The debt problem of municipalities to Eskom indicates the non-implementation of the Department of Cooperative Governance and Traditional Affairs' (CoGTA's) Back to Basics programme. If the wheels of the programme were moving, some of the challenges - including this culture of non-payment of electricity bills - would have been removed, that is what the Chairperson of the Portfolio Committee on CoGTA, Mr Mzameni Mdakane, told Minister of CoGTA Mr Des van Rooyen and senior officials of CoGTA at Parliament recently.
"All the questions that the members of the Portfolio Committee on CoGTA and the Portfolio Committee on Public Enterprises (who were invited to attend the meeting) had asked would not have been asked had the Back to Basics programme been implemented," said Mr Mdakane.
He said in certain areas such as Soweto in Gauteng the people must be mobilised by their leaders to pay the services they get from the municipality. "Perhaps the culture of the non-payment that was promoted during the struggle days is at the heart of the problem, on top of the weaknesses of the municipalities to collect payments for electricity," he said
Mr Mdakane said the leaders, including Members of Parliament (MPs), must assist using their constituency offices to promote the culture of payment of electricity. According to Mr Mdakane, the old culture of boycotting the payment of apartheid municipal services before 1994 is still alive. "We must mobilise our people to pay the municipal services they enjoy from the municipalities and the government at large," he said.
The Departments of Cooperative Governance and Traditional Affairs and Treasury appeared before the Portfolio Committees on CoGTA and Public Enterprises to brief the Committees on the debt owed to Eskom by municipalities. Also appearing before the Committees to brief the Committees on its role on the issue of debt of electricity by municipalities, was an official from the South African Local Government Association.
In briefing the Committees, the Chairperson of Eskom's Board Dr Ben Ngubane said that Eskom is considering using the pre-paid system than the one currently being used, that is, postpaid one. He said they have noted that people who use the pre-paid electricity method plan their usage properly. "The people who use the pre-paid electricity method properly plan their use of electricity," said Dr Ngubane.
He said Eskom has made debt payment arrangements with municipalities that owe but the same municipalities failed to keep those arrangements and that increased their debts.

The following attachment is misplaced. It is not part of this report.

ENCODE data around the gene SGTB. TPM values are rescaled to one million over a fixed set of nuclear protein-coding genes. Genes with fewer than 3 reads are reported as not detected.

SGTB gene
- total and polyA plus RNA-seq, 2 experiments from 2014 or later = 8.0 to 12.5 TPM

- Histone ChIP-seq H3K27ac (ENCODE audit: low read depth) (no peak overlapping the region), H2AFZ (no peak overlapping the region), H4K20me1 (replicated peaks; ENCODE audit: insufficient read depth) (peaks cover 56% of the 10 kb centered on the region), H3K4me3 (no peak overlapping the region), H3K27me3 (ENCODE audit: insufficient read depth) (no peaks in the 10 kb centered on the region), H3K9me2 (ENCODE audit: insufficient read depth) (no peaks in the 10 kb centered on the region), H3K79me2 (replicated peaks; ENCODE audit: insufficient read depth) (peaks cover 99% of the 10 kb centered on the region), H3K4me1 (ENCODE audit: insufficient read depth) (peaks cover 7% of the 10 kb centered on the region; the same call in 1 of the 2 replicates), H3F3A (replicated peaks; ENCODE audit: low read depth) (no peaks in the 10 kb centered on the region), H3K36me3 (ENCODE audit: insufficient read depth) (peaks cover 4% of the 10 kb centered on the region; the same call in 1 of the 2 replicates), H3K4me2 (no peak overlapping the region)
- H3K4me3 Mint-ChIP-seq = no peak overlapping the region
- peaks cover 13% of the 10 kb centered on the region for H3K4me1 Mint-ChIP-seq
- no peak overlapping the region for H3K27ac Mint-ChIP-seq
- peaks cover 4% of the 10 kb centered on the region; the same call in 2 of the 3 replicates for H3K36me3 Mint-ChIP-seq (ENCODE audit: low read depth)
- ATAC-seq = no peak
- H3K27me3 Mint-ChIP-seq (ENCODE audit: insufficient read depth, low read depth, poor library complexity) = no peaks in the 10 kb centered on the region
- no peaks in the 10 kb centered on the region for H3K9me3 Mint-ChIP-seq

As part of the strategies to recover the monies owed by municipalities, according to Eskom's Acting Chief Executive Officer Mr Matshela Koko, Eskom disconnected some of the municipalities in November 2016. He told the Committee that 50 of the top 64 municipalities have payment arrangements with Eskom and the remaining 14 are also negotiating payment arrangements with Eskom.
He said the Minister of Public Enterprises, Ms Lynne Brown, made a pronouncement to Eskom to suspend disconnections until the end of January 2017 to allow municipalities to make payment arrangements with Eskom. According to Mr Koko, the total amount owed by municipalities in electricity debt was R12bn but because of payment arrangements, that amount has gone down to R10bn.
Members of the Committees criticised the leadership of Eskom and the Department of CoGTA for allowing the debt owed to Eskom to escalate to the amount it has reached. They told Eskom and CoGTA that they were supposed to have acted earlier and came up with strategies to deal with the debt problem. They condemned disconnections, arguing that they contradict the 2030 vision that is enshrined in the National Development Plan (NDP).
Members of the Committees told Mr Van Rooyen to ensure that the vacancies of Municipal Manager and Chief Financial Officer are filled in all the municipalities that don't have those senior officials. "As long as those vacancies are not filled, there is no hope that those municipalities will operate normally," stressed the members of the Committees.
Although members of the Committees heard about Eskom's pre-paid method to all the clients, they voiced their reservations about the method, arguing that the method is going to disadvantage the municipalities as they also generate revenue through electricity bills. But Mr Koko told the members of the Committees that a plan will be developed to ensure that municipalities retain their share from electricity payments.